Friday, February 05, 2010

Hagengruber, Ruth. Review of Ulrich Steinvorth, RETHINKING THE WESTERN UNDERSTANDING OF SELF. NDPR (February 2010).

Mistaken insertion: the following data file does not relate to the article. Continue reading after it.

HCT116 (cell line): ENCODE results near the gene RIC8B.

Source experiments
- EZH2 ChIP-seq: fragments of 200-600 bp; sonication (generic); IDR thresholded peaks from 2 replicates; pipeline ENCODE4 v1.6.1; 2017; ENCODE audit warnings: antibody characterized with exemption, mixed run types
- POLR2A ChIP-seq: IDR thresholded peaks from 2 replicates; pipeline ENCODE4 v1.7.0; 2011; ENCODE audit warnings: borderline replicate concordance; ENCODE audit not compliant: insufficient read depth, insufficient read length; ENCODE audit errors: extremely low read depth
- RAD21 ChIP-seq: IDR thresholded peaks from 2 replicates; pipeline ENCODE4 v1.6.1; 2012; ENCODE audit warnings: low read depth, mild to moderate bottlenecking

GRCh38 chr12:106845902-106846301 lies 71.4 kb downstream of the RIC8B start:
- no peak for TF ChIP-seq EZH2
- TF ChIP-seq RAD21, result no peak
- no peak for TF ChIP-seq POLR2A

Steinvorth, Ulrich. Rethinking the Western Understanding of the Self. Cambridge: CUP, 2009. This book presents a courageous analysis of the philosophical concept of the self and its marked influence on Western history and civilisation. According to Steinvorth, the Cartesian concept of the self is a decisive kernel from which the ideas of freedom of the individual, free will and human rights originate. His argumentation unfolds well and traces the understanding of the self back to the beginnings of Western philosophy, citing some of its most influential representatives on the way. While discussing Plato, Aristotle, Descartes, Locke, Kant, Hegel, Freud, Wittgenstein and Hannah Arendt, Steinvorth presents several important concepts of Western reasoning, including individualism, subjectivism, freedom, collectivism and utilitarianism. The book could well be seen as a short introduction to the history of Western philosophy. However, Steinvorth's analysis does not only look back. While in the first three Parts of the book the concept of the self and its history are discussed in some detail, Parts IV and V extend the discussion to the future and to a global view on values. Although the thesis that the self is the crucial concept of Western civilisation is clearly presented in Steinvorth's study, it is much more than a comprehensive analysis of the self and its conceptual efficacy in history. Instead of providing a one-dimensional introduction, the book provides a history of opposing concepts, argues along differing viewpoints and discusses several opponents and criticisms. It underlines why the philosophical concepts presented are not only limited to Western culture -- an important point to which too little attention is usually paid in contemporary discussion. Culture is a mishmash of elements and influences, be they intellectual, national, or traditional; the philosophical argument presented in this book is consequently not constrained to cultural borders. Not everyone born in the West clings to these values, and not all non-Westerners completely deny them. . . . Read the whole review here:

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